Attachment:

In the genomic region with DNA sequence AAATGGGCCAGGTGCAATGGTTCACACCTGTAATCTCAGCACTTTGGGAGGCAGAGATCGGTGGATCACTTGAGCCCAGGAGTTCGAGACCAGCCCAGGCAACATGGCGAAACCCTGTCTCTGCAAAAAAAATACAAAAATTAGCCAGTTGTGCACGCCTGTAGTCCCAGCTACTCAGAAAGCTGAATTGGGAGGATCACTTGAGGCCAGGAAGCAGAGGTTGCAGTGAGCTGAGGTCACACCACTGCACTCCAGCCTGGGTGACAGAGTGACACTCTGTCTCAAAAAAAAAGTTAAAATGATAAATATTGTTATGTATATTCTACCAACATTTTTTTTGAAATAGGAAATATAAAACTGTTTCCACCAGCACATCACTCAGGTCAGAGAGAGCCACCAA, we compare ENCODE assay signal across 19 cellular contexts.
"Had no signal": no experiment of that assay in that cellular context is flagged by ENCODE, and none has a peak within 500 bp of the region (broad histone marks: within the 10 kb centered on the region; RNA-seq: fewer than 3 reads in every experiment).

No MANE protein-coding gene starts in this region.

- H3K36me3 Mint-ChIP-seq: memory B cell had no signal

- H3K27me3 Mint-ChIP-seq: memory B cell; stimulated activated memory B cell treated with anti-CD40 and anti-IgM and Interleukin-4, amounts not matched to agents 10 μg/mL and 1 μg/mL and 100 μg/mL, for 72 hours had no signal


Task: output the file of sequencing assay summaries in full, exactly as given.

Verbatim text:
In the genomic region with DNA sequence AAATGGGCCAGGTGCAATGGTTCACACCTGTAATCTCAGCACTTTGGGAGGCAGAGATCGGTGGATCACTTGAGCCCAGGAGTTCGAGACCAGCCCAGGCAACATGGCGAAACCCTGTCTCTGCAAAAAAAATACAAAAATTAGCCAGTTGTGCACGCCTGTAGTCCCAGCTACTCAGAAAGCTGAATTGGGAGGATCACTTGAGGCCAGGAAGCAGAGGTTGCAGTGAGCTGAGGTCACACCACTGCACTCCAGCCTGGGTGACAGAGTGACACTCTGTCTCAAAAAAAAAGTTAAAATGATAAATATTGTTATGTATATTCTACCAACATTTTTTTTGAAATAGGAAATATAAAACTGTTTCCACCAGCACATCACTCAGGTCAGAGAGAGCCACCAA, we compare ENCODE assay signal across 19 cellular contexts.
"Had no signal": no experiment of that assay in that cellular context is flagged by ENCODE, and none has a peak within 500 bp of the region (broad histone marks: within the 10 kb centered on the region; RNA-seq: fewer than 3 reads in every experiment).

No MANE protein-coding gene starts in this region.

- H3K36me3 Mint-ChIP-seq: memory B cell had no signal

- H3K27me3 Mint-ChIP-seq: memory B cell; stimulated activated memory B cell treated with anti-CD40 and anti-IgM and Interleukin-4, amounts not matched to agents 10 μg/mL and 1 μg/mL and 100 μg/mL, for 72 hours had no signal